Retiring in 2014 after his 17th term in Congress, Wolf was named Baylor University’s Jerry and Susie Wilson Chair in Religious Freedom. In that role, he continues his outspoken support for religious liberty by engaging in diplomacy, research and teaching.

Throughout his nearly 35-year career in politics, Wolf worked tirelessly to advocate on behalf of victims of persecution and discrimination around the world and to make the promotion of human rights and religious freedom a greater priority in America’s foreign policy. He authored the International Religious Freedom Act – legislation which created the International Religious Freedom Office at the Stat e Department and established the U.S. Commission on Religious Freedom – and he chaired the Tom Lantos Human Rights Commission, a bipartisan group of U.S. Representatives charged with promoting, defending and advocating for international human rights.

He continued to travel extensively in Africa, Asia and the Middle East, meeting with dissidents and members of religious minority groups. Around the world, he says, he encountered people who suffered because of their faith (or because of their lack of faith) and who felt that the international community was ignoring their plight.

“On a trip to Iraq I met with a group of Catholic nuns who asked me, ‘Does the church in the West care about us?’ On another trip in the 1990s we sneaked into Tibet and met Buddhists who couldn’t understand why the West wasn’t doing more to help them. They feel abandoned, and I believe we have a moral obligation to help.”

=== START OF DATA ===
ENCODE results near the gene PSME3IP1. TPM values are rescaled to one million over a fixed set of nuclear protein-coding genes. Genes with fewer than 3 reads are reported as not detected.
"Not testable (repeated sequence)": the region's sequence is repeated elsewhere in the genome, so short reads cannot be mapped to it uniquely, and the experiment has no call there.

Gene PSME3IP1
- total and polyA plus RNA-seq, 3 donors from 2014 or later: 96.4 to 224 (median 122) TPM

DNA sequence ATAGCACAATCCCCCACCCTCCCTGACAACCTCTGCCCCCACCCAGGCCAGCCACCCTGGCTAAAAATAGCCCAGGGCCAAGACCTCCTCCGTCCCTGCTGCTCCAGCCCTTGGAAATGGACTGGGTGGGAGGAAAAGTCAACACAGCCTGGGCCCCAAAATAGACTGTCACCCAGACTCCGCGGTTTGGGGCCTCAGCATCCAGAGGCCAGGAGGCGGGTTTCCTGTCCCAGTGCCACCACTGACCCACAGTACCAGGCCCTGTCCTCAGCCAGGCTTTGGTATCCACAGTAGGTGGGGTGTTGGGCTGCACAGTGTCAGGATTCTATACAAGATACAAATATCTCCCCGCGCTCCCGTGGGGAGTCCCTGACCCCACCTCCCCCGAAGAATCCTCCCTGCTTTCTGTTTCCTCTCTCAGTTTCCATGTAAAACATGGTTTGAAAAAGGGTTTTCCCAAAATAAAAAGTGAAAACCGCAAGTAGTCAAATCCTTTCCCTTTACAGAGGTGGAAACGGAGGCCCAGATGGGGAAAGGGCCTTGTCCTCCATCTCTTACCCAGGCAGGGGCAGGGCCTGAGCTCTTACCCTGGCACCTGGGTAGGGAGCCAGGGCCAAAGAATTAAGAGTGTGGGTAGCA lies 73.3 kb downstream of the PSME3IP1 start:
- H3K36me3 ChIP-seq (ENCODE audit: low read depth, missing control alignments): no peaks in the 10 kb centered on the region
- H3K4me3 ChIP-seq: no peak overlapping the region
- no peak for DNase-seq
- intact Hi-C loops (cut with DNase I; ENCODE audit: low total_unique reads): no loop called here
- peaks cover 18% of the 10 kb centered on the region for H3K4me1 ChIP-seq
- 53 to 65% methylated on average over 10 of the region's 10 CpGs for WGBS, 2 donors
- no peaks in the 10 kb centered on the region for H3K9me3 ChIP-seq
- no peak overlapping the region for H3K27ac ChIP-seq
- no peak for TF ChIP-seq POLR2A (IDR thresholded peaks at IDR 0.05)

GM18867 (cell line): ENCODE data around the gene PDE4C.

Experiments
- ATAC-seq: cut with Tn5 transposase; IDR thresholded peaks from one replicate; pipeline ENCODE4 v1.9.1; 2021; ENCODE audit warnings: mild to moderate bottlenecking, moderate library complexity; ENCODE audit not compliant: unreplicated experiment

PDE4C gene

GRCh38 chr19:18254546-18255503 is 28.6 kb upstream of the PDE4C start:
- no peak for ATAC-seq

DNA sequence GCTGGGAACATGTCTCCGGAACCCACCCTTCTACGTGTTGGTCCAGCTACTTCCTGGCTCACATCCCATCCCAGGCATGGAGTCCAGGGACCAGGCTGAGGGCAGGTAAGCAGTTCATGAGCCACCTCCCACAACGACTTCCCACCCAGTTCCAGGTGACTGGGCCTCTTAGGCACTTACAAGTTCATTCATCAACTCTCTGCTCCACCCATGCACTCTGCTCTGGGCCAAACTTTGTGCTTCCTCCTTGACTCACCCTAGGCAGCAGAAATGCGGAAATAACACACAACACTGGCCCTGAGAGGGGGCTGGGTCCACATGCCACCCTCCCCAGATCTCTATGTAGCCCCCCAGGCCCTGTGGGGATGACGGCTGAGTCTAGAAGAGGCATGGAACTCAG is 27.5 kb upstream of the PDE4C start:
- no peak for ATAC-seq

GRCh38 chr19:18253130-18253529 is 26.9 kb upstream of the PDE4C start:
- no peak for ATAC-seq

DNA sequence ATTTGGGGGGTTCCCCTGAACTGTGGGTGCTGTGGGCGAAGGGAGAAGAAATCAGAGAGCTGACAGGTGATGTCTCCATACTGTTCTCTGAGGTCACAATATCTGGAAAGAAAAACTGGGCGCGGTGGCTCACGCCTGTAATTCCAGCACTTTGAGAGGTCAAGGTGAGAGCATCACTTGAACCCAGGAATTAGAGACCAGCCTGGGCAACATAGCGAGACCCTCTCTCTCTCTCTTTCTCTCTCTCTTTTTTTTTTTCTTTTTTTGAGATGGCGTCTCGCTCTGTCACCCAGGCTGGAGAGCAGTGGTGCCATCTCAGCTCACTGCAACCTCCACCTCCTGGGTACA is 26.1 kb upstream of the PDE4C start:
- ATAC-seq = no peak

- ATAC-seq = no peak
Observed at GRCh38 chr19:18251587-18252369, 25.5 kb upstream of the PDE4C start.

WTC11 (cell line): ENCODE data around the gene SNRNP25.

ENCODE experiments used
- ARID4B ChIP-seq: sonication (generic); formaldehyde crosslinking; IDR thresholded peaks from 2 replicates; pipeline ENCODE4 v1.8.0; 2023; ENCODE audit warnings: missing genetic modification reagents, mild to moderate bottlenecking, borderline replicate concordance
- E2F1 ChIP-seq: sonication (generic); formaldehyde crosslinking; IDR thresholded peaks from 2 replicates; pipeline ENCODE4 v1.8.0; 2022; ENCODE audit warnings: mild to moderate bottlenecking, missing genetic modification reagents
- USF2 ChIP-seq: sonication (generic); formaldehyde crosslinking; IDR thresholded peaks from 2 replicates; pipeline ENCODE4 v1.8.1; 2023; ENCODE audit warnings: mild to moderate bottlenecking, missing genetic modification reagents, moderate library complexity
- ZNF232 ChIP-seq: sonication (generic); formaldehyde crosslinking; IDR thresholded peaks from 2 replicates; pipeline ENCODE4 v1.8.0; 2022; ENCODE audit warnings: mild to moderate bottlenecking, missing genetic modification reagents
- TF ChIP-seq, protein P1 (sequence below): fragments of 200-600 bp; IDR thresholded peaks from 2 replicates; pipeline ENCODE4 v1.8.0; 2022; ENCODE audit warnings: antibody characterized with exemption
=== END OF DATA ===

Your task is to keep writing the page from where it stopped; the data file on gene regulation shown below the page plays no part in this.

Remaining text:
To carry out that obligation, Wolf believes it is incumbent on people of faith to advocate strongly on behalf of religious freedom, not just for those who share the same faith, but for all people. To do that, he says, it is essential for researchers like those at Baylor and their RFP colleagues to document accurately the state of religious freedom in various places. With that information in hand, Wolf believes American diplomats can use their leverage to press for reforms.

“Ronald Reagan said that the words in the Constitution and the Declaration of Independence are a covenant with the entire world, not just those who were in Philadelphia in 1776. I believe that extends to the students who protested in Tiananmen Square and to the Yazidis currently being persecuted by ISIS. Religious freedom is important both domestically and internationally, and if we lose that freedom, we will have a very different society.”